Russian Grafting – an Alternative to Kitchener Stitch

There is a stigma around Kitchener stitch. Many knitters consider it to be confusing and hard to remember. In reality, it’s not THAT complicated, but yes, it does require some sewing skills.

Even though Kitchener stitch is the best way to create an absolutely invisible seam, there are other ways to join stitches that look quite nice and are easier to do. 

In this article, I’ll show you one of those ways. We won’t use a wool needle to join stitches. Instead, we’ll use a crochet hook. In some sources, this way is called “crochet link join” (“Knitting: Colour, Structure and Design” book by Alison Ellen), in others – “Russian grafting”.

No matter how we call it, it’s a great way to join shoulder stitches, close the toe part of a top-down sock or connect open stitches in any other spot in your knitting.



1. Cut the working yarn leaving a small tail. It should be big enough to weave it in later on. We don’t need a longer tail because we are not going to use it for closing the stitches. 

That’s another advantage of this way of closing stitches – no need to estimate the length of the tail and absolutely no chance we’ll run out of yarn half way through the seam 🙂

2. Transfer the open stitches you plan to join to double pointed needles. We will need to slide the stitches to the other tip of a needle, and there is no way we can do it without double pointed needles. 

If your project is big and you have more stitches than you can squeeze on a double pointed needle, use a circular needle instead.

If necessary, rearrange stitches so that you have the same number of stitches on each needle.

3. Align two pieces with the wrong sides in, as it is shown in the photo below:

If you are closing stitches on a piece worked in the round (like a toe part of a sock), fold your work in half at the beginning of the round.

4. Arrange your work so that the yarn tail is at the left side of the work.

If your piece is knit in the round, flip your work horizontally. If you join two separate pieces as I do, and have two tails in work, simply make a note that your “working tail” will be the one on the left. Ignore the tail at the right side as if it’s not there. We’ll weave it in once the stitches are joined.

5. Slide the stitches so that the shorter tips of both needles are at the right side of the work. If your piece is knit in the round, you will need to slide stitches on both needles. If you join two different pieces, you will only slide stitches on the needle that is farther from you.

Now we are all set to start grafting the stitches. Pick a crochet hook in a size that is about the same as the size recommended on the yarn label for the yarn you are using, and let’s move on to:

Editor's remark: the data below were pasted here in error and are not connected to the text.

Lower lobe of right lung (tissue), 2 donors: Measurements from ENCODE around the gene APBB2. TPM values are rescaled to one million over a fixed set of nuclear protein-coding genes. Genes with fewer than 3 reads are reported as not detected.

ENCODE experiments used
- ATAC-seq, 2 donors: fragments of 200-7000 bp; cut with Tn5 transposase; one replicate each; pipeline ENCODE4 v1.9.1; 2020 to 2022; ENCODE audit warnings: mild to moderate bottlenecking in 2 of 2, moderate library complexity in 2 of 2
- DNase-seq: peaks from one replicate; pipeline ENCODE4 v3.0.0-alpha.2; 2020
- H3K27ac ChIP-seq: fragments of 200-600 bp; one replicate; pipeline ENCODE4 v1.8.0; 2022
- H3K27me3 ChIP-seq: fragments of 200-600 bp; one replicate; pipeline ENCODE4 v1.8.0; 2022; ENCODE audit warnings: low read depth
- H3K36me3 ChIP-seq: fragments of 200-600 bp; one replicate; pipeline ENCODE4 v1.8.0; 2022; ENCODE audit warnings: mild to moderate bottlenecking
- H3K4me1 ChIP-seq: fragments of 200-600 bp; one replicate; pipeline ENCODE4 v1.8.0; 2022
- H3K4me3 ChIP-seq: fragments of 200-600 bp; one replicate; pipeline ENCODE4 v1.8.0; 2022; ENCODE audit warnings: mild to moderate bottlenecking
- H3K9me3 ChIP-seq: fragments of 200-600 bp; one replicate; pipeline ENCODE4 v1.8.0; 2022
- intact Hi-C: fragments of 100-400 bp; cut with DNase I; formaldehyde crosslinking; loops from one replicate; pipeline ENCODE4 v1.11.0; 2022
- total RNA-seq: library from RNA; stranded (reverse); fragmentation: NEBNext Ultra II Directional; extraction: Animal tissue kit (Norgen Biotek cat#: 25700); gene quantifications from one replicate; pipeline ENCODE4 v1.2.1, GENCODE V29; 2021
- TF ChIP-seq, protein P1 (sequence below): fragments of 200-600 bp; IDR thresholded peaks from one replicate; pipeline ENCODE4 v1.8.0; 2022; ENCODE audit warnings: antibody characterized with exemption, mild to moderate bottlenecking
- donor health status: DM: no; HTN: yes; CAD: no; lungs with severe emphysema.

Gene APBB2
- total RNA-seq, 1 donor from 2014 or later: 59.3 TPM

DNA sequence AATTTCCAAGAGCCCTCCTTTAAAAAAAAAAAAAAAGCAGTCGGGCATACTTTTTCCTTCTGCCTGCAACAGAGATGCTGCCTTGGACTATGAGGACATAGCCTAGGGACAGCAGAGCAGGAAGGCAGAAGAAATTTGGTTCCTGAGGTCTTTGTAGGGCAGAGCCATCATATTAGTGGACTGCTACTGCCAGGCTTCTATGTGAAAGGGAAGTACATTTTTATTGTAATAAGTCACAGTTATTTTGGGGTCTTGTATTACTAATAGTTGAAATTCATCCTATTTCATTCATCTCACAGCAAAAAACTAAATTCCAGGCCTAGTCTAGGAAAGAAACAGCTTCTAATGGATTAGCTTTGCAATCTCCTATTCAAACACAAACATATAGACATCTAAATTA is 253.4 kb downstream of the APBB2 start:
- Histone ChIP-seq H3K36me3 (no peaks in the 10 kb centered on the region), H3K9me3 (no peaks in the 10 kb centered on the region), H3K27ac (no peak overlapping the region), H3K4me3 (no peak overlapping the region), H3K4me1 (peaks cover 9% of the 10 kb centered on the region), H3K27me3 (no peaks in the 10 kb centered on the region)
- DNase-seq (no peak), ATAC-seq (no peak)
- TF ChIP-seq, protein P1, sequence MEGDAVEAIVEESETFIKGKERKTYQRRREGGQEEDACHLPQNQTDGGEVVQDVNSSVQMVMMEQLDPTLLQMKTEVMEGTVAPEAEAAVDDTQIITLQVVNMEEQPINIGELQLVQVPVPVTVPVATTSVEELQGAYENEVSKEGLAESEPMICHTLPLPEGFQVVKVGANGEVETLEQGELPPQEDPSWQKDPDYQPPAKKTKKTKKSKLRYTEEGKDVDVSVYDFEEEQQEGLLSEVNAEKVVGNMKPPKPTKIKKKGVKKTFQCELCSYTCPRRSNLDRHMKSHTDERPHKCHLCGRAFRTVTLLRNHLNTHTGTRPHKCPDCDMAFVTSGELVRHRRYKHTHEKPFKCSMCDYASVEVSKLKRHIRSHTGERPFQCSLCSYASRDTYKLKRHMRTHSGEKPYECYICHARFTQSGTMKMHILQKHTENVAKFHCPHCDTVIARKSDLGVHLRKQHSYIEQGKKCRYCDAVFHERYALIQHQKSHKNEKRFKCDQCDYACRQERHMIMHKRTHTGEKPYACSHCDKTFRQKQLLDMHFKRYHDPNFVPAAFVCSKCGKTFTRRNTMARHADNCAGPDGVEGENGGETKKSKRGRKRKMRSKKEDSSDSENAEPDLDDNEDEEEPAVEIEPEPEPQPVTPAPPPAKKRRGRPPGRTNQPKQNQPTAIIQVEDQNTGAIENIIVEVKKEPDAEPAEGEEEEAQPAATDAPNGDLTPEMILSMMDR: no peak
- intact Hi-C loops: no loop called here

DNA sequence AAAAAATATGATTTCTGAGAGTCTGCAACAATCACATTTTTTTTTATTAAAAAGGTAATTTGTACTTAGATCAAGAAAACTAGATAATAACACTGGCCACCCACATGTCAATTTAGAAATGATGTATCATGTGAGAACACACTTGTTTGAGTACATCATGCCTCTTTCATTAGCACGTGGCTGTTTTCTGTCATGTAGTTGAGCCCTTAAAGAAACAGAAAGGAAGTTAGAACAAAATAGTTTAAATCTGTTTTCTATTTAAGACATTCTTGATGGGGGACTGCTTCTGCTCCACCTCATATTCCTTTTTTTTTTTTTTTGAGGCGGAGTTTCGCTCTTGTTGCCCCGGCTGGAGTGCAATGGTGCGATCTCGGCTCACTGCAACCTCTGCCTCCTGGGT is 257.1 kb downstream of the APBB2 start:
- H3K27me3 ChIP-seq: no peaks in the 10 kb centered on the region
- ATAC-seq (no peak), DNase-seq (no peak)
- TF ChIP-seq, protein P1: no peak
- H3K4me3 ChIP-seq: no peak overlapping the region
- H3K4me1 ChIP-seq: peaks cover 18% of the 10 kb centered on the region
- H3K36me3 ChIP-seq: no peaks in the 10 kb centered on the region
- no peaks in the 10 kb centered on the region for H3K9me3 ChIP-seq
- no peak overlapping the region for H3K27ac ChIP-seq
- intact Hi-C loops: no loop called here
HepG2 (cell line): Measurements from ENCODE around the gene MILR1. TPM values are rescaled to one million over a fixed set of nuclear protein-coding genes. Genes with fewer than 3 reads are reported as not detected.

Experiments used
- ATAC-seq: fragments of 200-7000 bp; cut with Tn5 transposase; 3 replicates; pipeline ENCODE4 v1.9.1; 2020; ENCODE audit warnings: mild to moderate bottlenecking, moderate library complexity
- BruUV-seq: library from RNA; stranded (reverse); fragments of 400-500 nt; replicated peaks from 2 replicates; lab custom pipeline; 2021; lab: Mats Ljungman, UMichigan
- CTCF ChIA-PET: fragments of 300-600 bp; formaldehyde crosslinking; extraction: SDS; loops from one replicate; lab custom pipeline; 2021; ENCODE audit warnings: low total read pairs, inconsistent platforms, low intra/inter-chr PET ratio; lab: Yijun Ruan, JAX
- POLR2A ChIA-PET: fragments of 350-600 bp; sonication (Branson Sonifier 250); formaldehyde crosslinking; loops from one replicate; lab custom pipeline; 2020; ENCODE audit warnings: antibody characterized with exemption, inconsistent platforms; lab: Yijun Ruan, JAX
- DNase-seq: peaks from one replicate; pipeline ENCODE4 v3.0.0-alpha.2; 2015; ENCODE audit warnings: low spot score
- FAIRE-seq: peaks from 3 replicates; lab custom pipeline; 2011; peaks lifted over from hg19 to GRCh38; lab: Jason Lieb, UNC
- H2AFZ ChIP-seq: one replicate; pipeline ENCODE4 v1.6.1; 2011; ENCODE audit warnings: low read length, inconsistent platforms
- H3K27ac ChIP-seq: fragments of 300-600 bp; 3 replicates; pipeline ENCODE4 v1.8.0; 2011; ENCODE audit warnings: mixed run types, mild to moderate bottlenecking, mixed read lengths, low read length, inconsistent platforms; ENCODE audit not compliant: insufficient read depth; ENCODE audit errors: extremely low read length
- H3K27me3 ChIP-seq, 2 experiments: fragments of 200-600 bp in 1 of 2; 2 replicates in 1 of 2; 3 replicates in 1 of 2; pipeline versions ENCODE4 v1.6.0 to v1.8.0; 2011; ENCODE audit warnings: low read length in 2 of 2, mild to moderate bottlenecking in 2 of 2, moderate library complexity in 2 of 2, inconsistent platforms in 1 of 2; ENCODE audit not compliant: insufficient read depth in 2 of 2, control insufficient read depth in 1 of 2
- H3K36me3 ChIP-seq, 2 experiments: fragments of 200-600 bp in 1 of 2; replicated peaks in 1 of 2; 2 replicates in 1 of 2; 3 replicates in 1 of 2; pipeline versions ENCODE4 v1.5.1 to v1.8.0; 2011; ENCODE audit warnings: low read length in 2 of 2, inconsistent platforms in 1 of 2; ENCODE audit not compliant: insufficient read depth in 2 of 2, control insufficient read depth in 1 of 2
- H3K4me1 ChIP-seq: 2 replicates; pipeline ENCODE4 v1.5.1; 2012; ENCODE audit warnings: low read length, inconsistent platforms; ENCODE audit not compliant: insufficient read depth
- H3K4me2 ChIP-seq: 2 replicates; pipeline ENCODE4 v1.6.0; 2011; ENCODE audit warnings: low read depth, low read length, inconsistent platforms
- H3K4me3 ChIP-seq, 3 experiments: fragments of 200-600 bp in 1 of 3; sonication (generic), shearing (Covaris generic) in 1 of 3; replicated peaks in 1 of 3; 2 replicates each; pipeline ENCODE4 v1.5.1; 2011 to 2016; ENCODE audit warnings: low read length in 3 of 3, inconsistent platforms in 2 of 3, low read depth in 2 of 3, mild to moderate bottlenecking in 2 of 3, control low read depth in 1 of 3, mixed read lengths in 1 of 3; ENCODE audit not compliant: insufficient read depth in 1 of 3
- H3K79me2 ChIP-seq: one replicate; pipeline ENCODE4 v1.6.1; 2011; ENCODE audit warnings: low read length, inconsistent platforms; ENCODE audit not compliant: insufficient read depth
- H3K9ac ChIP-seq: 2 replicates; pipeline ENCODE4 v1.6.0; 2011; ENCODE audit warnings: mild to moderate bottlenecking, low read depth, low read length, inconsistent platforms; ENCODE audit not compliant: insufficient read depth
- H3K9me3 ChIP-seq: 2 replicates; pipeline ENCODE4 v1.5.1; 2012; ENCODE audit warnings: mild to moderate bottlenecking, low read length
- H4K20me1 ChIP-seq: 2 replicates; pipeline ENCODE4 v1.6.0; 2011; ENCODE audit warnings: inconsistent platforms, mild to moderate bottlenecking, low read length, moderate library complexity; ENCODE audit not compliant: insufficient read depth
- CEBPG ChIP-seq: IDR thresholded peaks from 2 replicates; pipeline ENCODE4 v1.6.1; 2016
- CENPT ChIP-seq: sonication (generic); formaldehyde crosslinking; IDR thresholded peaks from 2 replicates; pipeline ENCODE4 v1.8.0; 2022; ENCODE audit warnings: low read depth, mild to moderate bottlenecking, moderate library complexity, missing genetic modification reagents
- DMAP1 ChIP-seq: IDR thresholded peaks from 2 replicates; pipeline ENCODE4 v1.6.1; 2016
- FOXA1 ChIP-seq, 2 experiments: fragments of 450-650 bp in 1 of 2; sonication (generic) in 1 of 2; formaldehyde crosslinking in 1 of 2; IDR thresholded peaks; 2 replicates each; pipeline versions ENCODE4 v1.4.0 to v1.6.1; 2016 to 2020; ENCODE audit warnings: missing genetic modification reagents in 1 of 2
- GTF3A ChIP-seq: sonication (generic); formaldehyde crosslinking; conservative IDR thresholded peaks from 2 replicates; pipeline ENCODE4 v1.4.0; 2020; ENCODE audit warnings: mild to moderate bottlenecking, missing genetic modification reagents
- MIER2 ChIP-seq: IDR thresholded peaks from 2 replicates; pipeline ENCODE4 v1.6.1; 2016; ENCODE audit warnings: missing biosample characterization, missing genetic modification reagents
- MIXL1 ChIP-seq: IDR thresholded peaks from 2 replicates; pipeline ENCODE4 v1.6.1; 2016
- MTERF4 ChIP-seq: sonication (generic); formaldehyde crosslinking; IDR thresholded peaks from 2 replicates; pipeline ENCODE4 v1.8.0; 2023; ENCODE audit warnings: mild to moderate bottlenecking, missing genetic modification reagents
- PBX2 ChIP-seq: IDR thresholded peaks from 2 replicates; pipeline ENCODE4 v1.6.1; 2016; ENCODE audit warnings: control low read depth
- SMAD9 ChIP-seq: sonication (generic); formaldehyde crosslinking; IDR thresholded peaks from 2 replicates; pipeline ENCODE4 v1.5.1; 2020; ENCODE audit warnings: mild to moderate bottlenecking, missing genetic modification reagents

Here’s how this part looks in the video tutorial

1. Insert the crochet hook knitwise under the front leg of the first stitch of the piece that is opposite to the working tail.

Slip the stitch off the needle.

2. Now insert the hook knitwise under the front leg (the one that is closer to you) of the first stitch on the other piece.

Slip the stitch off the needle. Now you have two stitches on your crochet hook.

3. Twist the hook a bit so that the “nose” of the hook is pointed down, and pass the second stitch you slipped through the first stitch. Watch how to do it. Now you have one stitch on the crochet hook.

4. Insert the crochet hook again under the front leg of the first stitch of the piece that is opposite to the working tail.

5. Twist the hook a bit and pass the second stitch through the first one. Now we are back to one stitch on the crochet hook.

If you knit using the Russian knitting technique, then insert the hook under the back leg of each stitch. Here’s how it looks when you insert the hook into a stitch of the front piece:

And here’s how it looks when you insert the hook into a stitch of the back piece:

That’s all there is to this way of grafting stitches. Repeat steps 2, 3, 4 and 5 until you join all stitches.

The last stitch you will have on your crochet hook will be the one that is attached to the yarn tail. To finish off your work, pass the tail through the last stitch and pull tight to secure.

Weave in the tails, and enjoy the tidy seam you’ve just made! This seam looks even better on the purl side of the work. By “better” I mean you can hardly see it at all 🙂

The full PDF version of this tutorial is a part of the Knitting Collection #2. Once you order your copy of this collection, you will instantly receive a “big PDF” (304 pages!) with this and 41 other tutorials included in the collection.

You will also receive two e-books and three knitting patterns as a special bonus, so go ahead and get it all right now before you forget 😊

If you enjoyed this tutorial,
here’s something else you might find helpful:

“Matching Cast Ons and Bind Offs” Book

Discover six pairs of cast on and bind off methods that form identical edges on projects worked flat and in the round.

“Neat Side Edges” Book

Learn twelve ways to make side edges of a knitted project nice and tidy. Plus, ways to fix side edges, and a way to improve edges of finished projects.

Happy knitting!

Maryna Shevchenko -

An Alternative to Kitchener Stitch | 10 rows a day
Simple Way to Join Open Stitches | 10 rows a day
Russian grafting Step by Step | 10 rows a day
Invisible seam for reversed stockinette | 10 rows a day